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Izumo Taisha, also known as Izumo Grand Shrine, is one of Japan's oldest and most important shrines. Izumo Taisha is said to have enshrined Okuninushi no Okami, the creator of Japan. Okuninushi no Okami is also known as the god of marriage and good relationships. Therefore, many couples and partners visiting Izumo Taisha clap their hands four times rather than the ordinary two. Twice for themselves and twice for their partners, or partner they wish to be with. Izumo Taisha also enshrines Kotoamatsukami, the distinguished heavenly kami. Holding two kami, the shrine is home to multiple Japanese festivals (matsuri) and is a popular pilgrimage destination. Before gaining poularity as Izumo Taisha, the shrine was also known as Okami-no-miya in Izumo, Itsukashinokami-no-miya, Kizuki-no-Oyashiro, Kizuki-no-miya, or Iwakumanoso-no-miya. The shrine boasts numerous buildings (including the Shrine Hall and attached buildings) listed as Important Cultural Properties of Japan, and the shrine is believed by many to be the oldest Shinto shrine in Japan.
Although the exact year of construction is unclear, there is evidence that the shrine was present since the early 700's according to historic artifacts. While the early history of the shrine is still unclear, it was believed the shrine was once the highest building at 48 meters, just beating out Todaiji Temple in Nara (home of the Giant Buddha; 45 meters). Given the respect and veneration the Japanese people held towards the gods, it was believed they built the shrines high in the air as a palace for the gods. While some were skeptical of these claims, the discovery in 2000 of the remains of the shrine's former enormous pillars lent some credibility to these claims. Thanks to the discovery of the pillar remains, guests can see a model replica before entering the shrine grounds thanks to the efforts of some of the local college students. Although the shrine does not have the same size as when first built, the shrine is home to the largest shimenawa (sacred straw rope) in Japan at 13.5 meters long and a weight around 5 tons. The shimenawa continues to be one of the most recognizable structures at the shrine.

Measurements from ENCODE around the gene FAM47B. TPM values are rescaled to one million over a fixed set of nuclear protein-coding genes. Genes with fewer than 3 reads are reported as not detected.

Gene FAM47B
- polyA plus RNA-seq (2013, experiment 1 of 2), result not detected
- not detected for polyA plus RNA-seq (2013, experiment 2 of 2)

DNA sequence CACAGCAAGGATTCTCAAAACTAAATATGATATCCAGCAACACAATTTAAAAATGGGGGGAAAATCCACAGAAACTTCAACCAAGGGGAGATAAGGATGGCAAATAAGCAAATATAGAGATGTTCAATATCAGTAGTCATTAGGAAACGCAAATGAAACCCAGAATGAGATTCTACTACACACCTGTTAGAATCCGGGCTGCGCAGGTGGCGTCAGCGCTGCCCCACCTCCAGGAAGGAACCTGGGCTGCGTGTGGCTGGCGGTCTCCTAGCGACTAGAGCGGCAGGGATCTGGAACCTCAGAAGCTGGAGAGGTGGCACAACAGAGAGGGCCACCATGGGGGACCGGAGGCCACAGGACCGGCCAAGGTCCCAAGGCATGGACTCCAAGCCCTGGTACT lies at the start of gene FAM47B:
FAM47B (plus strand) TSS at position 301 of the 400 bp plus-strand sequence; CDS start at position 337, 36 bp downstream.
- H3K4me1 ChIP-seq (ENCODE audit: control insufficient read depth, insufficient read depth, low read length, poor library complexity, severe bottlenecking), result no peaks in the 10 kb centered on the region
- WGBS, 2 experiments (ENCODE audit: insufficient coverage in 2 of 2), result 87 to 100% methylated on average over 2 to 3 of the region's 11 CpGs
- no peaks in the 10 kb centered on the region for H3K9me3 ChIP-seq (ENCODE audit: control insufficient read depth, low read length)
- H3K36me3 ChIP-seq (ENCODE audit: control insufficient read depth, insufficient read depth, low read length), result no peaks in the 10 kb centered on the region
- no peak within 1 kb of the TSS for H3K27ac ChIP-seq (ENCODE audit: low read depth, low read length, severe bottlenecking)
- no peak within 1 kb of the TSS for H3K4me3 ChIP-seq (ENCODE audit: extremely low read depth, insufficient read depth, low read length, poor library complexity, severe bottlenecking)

Close to the shrine is the Shinmon Dori preserved shopping street. This beautiful street offers incredible souvenir options in a diverse, traditional Japanese setting. Like the preserved streets of Ninenzaka or Sannenzaka in Kyoto, Shinmon Dori is a popular area to dress up in traditional Japanese clothing and enjoy a day along the street. Grab souvenirs for friends back home and stop along a one of the many shops serving delicious Japanese cuisine. If you're in Shimane, soba noodles and okonomiyaki are highly recommended.
Looking for the perfect blend of traditional culture, lively sights, and amazing food? Ask your travel agent about Japan Deluxe Tour's affordable line of custom private tours to explore Shimane at your leisure with your own personal tour guide. Relax and let us take care of the planning and enjoy an unforgettable vacation in Japan.
Each area has its own shrine and the god is called Ujigami-sama
Matsue Castle, Former Samurai District
Small castle town which prides itself on traditional arts and crafts
True traditional Japanese garden with a great collection of artwork
Tokyo shrine that sells special good luck charms for blessing your electronic devices.
Stunning arrangement of thousands of red torii gates
Famous floating torii gate on Miyajima
A Shinto shrine which was dedicated to Emperor Meiji and his wife in 1920